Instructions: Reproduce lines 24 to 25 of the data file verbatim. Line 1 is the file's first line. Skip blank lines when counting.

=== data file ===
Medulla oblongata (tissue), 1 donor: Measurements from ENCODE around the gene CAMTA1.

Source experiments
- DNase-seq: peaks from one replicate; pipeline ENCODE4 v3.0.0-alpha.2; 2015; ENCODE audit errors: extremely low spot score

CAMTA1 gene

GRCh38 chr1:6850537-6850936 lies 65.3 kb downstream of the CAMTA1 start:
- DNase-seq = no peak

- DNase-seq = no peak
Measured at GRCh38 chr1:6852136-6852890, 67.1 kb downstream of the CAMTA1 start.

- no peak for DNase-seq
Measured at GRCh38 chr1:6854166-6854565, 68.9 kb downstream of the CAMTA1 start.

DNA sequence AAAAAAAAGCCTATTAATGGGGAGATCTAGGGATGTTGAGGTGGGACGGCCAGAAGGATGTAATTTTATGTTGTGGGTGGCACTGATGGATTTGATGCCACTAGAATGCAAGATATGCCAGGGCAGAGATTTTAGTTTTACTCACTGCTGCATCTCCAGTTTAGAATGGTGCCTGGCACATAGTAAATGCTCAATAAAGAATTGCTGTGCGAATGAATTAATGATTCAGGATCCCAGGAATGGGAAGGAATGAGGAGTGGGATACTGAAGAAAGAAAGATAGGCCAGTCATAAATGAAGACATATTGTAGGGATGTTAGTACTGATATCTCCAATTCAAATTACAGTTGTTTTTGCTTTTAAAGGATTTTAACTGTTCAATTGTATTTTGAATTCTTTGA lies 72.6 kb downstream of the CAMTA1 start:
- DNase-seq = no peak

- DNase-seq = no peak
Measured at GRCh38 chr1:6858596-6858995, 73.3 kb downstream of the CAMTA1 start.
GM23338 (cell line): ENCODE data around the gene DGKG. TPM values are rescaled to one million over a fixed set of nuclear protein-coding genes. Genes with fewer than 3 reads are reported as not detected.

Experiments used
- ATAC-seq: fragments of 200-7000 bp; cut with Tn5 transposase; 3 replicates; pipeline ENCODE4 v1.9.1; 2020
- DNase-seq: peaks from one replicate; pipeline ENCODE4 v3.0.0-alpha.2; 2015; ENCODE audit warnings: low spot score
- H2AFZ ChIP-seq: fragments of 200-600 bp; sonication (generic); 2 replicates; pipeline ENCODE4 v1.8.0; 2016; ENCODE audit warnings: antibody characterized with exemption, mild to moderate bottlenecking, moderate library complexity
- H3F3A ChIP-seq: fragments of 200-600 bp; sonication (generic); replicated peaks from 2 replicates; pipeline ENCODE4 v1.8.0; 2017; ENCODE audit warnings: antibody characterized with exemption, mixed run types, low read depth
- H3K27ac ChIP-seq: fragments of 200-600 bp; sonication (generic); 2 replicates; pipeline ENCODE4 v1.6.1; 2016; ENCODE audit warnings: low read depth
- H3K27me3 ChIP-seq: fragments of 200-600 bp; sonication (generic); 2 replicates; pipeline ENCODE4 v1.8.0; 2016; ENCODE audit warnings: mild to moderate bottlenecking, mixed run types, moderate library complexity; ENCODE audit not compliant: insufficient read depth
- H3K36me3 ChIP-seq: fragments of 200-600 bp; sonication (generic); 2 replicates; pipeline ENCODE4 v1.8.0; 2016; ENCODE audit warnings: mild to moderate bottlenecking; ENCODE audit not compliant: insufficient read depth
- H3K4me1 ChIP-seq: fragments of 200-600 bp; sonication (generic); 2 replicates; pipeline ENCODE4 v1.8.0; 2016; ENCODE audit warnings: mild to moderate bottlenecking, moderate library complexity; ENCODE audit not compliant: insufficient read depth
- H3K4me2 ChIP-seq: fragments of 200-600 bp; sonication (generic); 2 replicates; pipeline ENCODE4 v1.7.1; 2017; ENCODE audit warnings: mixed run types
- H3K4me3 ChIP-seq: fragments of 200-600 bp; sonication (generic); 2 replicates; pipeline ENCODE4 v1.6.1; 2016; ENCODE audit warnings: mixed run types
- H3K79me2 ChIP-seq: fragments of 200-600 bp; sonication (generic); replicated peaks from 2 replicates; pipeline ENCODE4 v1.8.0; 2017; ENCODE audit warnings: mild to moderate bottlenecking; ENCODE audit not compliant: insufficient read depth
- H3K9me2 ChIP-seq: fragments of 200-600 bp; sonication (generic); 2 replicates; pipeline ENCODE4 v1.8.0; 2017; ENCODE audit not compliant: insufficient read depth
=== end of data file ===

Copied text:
- H3K4me1 ChIP-seq: fragments of 200-600 bp; sonication (generic); 2 replicates; pipeline ENCODE4 v1.8.0; 2016; ENCODE audit warnings: mild to moderate bottlenecking, moderate library complexity; ENCODE audit not compliant: insufficient read depth
- H3K4me2 ChIP-seq: fragments of 200-600 bp; sonication (generic); 2 replicates; pipeline ENCODE4 v1.7.1; 2017; ENCODE audit warnings: mixed run types